Since TAM is known to have side effects of a cognitive nature in cancer patients, we sought to investigate its effects in relevant regions of the brain. The Allen Brain Atlas [24] suggests that Atf3 is very sparsely expressed in the brain, with only some labelling in the granule cell layers of the olfactory bulb and dentate gurys (Fig. 2a). Indeed in vehicle-treated ATF3-CreERT2:stopfl/fltdtomato animals, an occasional Atf3 positive cell was present in these areas due to the leakiness of the ERT2 construct (Figs. 2b and 1d). TAM administration resulted in wide-spread recombination in granular neurons of the olfactory bulb and dentate gyrus (Fig. 2b-d). Recombination also occurred throughout the brain and spinal cord in vascular endothelial, smooth muscle and ependymal cells (Fig. 2e), but not in tanycytes lining the ventral part of the 3rd ventricle (data not shown). In the olfactory bulb and dentate gyrus, neuronal expression of reporter was confirmed by colocolization of tdtomato with NeuN (olfactory bulb) and NeuN/calbindin D28k (dentate gyrus) (Fig. 3a, b). Reporter expression was not simply due to TAM-induced nuclear translocation of the ATF3-CreERT2 construct in cells expressing Atf3 as the density of tdtomato-expressing neurons was far higher than would be expected based on Atf3 in situ hybridization data. Atf3 upregulation was not associated with increased expression of pro-apoptotic activated caspase 3: there were occasional dying neurons in both regions, but these were never also tdtomato-positive (Fig. 3c).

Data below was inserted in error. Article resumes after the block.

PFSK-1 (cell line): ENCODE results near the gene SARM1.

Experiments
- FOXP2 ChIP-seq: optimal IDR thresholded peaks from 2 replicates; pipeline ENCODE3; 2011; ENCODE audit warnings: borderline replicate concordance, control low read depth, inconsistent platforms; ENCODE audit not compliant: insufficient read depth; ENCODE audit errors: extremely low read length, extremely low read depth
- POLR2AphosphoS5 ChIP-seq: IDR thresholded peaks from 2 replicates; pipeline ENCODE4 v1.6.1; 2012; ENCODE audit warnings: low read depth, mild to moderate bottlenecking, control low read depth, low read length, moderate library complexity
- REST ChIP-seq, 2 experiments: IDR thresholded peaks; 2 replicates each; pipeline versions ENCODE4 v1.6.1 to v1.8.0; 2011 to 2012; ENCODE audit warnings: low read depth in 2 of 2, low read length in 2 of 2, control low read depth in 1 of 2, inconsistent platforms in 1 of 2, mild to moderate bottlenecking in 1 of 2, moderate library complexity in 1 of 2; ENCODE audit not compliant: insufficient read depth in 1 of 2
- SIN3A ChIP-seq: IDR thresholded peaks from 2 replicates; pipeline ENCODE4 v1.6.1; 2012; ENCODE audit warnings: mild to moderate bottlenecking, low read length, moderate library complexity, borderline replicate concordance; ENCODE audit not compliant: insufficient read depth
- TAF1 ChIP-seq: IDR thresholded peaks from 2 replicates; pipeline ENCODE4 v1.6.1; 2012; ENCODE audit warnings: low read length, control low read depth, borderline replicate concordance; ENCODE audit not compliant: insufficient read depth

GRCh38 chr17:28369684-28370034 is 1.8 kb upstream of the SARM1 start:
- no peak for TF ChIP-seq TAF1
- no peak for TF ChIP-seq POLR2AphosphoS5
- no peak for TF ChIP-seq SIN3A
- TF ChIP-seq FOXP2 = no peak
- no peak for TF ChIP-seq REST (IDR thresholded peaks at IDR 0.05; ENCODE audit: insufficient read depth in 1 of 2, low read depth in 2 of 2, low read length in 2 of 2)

Fig. 2

a Allen Brain Atlas in situ hybridization studies of ATF3 mRNA expression in dentate gyrus and olfactory bulb. Sections are 25 μm thick. b In the absence of TAM, a few neurons have undergone recombination in the granular layer of the OB; with TAM, recombination is widespread and is far more than expected from Allen Brain Atlas ATF3 in situ hybridization studies. Insets are shown enlarged on the right. c–e TAM induces recombination in DG granule neurons, ependymal cells of the cerebral ventricles, in endothelial cells and in vascular smooth muscle cells (arrows in e). All sections (except those from the Allen Institute) are 30 μm thick and are single-plane images taken on a standard epifluorescence microscope. TAM: TAM. DG: dentate gyrus. OB: olfactory bulb. Image credit a: Allen Institute for Brain Science

Fig. 3

Characterization of recombined cells in the dentate olfactory bulb and dentate gyrus. a Olfactory bulb. recombined cells are neuronal, as is evident from morphology and colocalization with NeuN (arrows). b Dentate gyrus. Here too, tdtomato-expressing cells express NeuN and the dentate granule cell lineage marker calbindin D28k (Calb D28k). Asterisks indicate recombined endothelial cells. c Recombined neurons do not undergo cell death. Very few cells in either the olfactory bulb or dentate gyrus expressed the pro-apoptotic marker activated caspase 3 (aCasp3) or had condensed chromatin, and these were never tdtomato-positive. Shown is an example of a rare dying neuron from the dentate gyrus

TAM-induced Atf3 induction in primary afferent neurons

TAM also induced high levels of tdtomato expression in the DRG (Fig. 4). More than 20 % of neurons were affected, even after a single intraperitoneal dose of TAM at 75 mg/kg. Using an antibody to stain for Atf3, we could show that noticeably elevated nuclear expression was transient (Fig. 4a). Repeated dosing of mice with TAM did not increase the number of recombined neurons in the DRG beyond that which occurred after a single 75 mg/kg i.p. injection (Fig. 4b), although the number of ATF3-positive neuronal nuclei was noticeably increased 24 h after a third daily injection, indicating that TAM repeatedly stresses otherwise healthy neurons.
Fig. 4